As of this moment, Trump has failed. Thus far, the Constitutional system has worked. Barely. But for the scruples of elected and appointed Republican officials, Trump could have overturned the election and managed, with the help of Republicans in Congress and/or GOP-nominated federal judges (perhaps even the newly conservative Supreme Court), to finagle a second term.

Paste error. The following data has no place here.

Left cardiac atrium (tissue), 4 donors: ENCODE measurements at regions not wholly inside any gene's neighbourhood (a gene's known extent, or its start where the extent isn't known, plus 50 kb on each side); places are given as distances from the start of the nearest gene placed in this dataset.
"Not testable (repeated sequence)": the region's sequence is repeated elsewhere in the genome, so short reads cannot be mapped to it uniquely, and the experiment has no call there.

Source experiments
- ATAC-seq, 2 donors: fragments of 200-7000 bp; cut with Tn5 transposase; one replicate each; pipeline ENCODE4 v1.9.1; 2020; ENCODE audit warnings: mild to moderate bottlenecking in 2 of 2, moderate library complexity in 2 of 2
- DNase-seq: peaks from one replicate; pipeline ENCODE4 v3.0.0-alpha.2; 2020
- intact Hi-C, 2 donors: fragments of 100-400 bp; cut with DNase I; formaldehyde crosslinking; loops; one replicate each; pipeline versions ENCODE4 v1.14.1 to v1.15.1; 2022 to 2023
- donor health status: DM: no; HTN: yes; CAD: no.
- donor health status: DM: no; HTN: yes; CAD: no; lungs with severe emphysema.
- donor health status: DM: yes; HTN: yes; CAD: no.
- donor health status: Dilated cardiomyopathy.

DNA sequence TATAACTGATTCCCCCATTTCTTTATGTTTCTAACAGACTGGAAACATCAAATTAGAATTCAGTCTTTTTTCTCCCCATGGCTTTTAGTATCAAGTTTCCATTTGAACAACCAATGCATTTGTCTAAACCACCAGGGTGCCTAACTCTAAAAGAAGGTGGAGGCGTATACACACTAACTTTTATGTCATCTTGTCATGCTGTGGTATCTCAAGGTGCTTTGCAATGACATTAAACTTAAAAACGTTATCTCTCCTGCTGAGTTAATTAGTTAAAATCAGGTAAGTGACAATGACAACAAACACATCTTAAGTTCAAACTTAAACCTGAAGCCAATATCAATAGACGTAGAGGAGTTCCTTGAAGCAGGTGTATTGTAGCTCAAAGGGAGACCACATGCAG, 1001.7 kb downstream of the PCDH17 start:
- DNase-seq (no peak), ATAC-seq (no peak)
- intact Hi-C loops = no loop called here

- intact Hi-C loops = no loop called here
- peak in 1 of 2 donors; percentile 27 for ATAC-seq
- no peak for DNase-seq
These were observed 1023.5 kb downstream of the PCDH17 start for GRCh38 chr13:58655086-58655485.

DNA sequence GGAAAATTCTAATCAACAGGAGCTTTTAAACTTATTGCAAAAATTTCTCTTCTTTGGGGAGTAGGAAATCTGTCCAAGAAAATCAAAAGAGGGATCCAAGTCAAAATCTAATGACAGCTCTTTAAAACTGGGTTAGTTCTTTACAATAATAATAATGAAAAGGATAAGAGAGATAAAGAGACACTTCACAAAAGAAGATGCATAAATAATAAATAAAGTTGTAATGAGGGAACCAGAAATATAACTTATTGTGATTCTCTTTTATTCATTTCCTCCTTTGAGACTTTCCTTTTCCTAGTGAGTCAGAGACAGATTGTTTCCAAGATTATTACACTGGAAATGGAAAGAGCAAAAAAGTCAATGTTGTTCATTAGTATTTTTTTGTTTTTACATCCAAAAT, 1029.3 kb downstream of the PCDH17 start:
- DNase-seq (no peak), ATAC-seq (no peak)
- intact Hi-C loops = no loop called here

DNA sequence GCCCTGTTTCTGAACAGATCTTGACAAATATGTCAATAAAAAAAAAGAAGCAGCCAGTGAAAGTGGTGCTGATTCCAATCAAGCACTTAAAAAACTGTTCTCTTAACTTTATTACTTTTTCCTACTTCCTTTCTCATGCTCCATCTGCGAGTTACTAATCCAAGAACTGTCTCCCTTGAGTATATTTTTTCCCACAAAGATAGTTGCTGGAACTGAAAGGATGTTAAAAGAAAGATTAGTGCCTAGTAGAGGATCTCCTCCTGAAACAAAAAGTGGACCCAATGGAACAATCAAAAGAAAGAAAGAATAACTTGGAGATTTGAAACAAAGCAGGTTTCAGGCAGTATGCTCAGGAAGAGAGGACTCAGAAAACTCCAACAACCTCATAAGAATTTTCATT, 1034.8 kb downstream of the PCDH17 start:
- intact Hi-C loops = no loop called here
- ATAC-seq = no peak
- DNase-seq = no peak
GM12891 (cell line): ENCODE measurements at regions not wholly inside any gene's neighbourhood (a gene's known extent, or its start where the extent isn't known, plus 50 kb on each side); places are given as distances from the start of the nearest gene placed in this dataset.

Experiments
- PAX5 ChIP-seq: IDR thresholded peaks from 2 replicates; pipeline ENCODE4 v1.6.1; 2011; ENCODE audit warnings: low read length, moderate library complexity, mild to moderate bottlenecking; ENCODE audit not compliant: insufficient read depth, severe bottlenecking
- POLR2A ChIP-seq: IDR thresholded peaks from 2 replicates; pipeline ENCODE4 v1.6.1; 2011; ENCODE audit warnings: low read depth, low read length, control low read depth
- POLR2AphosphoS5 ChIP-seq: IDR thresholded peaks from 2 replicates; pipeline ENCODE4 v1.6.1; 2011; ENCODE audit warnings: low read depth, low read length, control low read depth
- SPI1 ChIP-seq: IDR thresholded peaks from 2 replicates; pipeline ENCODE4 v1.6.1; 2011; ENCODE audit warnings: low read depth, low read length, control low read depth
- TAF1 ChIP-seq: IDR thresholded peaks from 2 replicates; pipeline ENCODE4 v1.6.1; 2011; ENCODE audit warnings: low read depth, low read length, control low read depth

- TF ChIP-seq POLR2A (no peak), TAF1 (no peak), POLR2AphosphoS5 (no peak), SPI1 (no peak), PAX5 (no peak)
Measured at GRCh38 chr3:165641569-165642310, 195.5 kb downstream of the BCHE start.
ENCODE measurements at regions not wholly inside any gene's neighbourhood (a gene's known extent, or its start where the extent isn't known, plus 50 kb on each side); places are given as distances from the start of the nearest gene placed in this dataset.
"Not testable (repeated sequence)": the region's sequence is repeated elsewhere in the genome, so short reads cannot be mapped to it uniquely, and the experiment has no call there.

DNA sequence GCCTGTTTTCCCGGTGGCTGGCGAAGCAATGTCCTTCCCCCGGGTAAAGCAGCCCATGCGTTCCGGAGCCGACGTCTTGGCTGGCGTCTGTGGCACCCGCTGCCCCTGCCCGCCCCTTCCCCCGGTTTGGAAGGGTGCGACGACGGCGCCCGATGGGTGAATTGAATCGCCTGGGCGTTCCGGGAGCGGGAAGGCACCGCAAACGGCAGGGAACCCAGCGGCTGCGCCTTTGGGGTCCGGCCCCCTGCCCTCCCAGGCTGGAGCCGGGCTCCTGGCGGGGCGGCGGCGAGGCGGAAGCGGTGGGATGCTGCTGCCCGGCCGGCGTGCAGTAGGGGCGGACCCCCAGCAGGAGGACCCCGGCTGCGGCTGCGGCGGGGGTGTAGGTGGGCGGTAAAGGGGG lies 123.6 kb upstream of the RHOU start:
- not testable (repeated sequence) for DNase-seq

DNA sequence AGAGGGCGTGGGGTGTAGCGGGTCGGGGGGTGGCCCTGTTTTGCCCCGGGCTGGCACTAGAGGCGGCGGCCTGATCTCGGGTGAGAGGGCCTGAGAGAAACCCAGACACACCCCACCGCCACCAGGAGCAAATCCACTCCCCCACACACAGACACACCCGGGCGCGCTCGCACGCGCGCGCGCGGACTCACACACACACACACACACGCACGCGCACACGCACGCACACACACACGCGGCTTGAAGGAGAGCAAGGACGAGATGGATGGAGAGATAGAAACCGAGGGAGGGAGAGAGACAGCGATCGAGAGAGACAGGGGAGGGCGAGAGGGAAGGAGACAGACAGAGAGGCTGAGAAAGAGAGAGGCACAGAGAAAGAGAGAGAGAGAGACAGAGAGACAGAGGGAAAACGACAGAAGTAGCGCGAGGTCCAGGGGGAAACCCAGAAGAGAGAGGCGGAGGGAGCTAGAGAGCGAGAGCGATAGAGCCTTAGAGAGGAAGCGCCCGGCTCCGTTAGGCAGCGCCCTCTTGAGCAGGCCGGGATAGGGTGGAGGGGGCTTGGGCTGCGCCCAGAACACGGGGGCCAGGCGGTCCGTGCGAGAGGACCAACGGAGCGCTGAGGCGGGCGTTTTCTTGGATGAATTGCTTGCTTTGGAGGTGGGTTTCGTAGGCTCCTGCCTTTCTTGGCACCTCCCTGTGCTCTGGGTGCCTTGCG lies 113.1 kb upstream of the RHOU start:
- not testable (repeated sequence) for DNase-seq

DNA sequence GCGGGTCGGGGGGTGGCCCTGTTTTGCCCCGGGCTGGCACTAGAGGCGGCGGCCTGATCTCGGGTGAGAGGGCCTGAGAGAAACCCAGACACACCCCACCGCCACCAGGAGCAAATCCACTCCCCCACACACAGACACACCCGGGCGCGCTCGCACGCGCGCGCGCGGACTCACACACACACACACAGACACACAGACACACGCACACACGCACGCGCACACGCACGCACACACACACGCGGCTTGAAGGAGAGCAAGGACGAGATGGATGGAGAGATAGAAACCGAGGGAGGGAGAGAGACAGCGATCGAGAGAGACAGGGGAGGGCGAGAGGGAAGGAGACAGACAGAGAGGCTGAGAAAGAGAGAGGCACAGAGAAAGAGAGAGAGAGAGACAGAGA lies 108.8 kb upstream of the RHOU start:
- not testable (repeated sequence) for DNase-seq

And since the election, Trump & Co. have relentlessly repeated and expanded on the Big Lie (i.e., that Joe Biden actually lost the election), and have beavered away at the state and local level to try to appoint or elect officials who have authority over “election integrity”—officials who will be willing to put their thumbs on the scales, or (if they can get away with it) blatantly falsify election results if it means the difference between a Democrat or a Republican winning. As of the spring of 2022, it looks like they will succeed in putting some of the pieces in place: Republicans are poised to retake both Houses of Congress come January 2023, and will control the lion’s share of state legislatures and governors’ mansions. It is not inconceivable that November 2024 will see a Constitutional crisis that will make the events of January 6, 2021 look like a kindergarten tussle. What happens if Donald Trump (or worse, someone smarter but equally devoid of morals) occupies the White House in January 2025, with a GOP-controlled Congress and the wind in his sails? Is there no way to short-circuit what seems like the inevitable consolidation of Republican power for the next 20 or 30 years?